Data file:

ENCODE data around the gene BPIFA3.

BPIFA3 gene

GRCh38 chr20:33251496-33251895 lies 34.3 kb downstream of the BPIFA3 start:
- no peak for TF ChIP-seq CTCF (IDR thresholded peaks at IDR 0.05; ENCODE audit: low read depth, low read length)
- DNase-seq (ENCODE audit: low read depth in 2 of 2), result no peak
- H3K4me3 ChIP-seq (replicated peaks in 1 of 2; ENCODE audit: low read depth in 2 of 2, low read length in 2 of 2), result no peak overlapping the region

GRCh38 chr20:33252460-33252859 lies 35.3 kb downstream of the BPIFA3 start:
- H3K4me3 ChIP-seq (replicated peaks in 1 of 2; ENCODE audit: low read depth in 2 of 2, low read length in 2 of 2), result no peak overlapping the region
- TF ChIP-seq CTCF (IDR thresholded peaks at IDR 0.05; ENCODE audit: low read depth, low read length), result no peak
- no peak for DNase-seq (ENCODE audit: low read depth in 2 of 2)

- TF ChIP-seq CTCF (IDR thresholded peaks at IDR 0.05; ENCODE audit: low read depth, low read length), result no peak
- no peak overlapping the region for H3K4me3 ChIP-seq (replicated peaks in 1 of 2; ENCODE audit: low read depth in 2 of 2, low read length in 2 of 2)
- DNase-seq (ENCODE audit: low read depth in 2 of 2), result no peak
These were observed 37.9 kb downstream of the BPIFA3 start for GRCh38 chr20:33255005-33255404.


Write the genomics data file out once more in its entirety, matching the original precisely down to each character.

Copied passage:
ENCODE data around the gene BPIFA3.

BPIFA3 gene

GRCh38 chr20:33251496-33251895 lies 34.3 kb downstream of the BPIFA3 start:
- no peak for TF ChIP-seq CTCF (IDR thresholded peaks at IDR 0.05; ENCODE audit: low read depth, low read length)
- DNase-seq (ENCODE audit: low read depth in 2 of 2), result no peak
- H3K4me3 ChIP-seq (replicated peaks in 1 of 2; ENCODE audit: low read depth in 2 of 2, low read length in 2 of 2), result no peak overlapping the region

GRCh38 chr20:33252460-33252859 lies 35.3 kb downstream of the BPIFA3 start:
- H3K4me3 ChIP-seq (replicated peaks in 1 of 2; ENCODE audit: low read depth in 2 of 2, low read length in 2 of 2), result no peak overlapping the region
- TF ChIP-seq CTCF (IDR thresholded peaks at IDR 0.05; ENCODE audit: low read depth, low read length), result no peak
- no peak for DNase-seq (ENCODE audit: low read depth in 2 of 2)

- TF ChIP-seq CTCF (IDR thresholded peaks at IDR 0.05; ENCODE audit: low read depth, low read length), result no peak
- no peak overlapping the region for H3K4me3 ChIP-seq (replicated peaks in 1 of 2; ENCODE audit: low read depth in 2 of 2, low read length in 2 of 2)
- DNase-seq (ENCODE audit: low read depth in 2 of 2), result no peak
These were observed 37.9 kb downstream of the BPIFA3 start for GRCh38 chr20:33255005-33255404.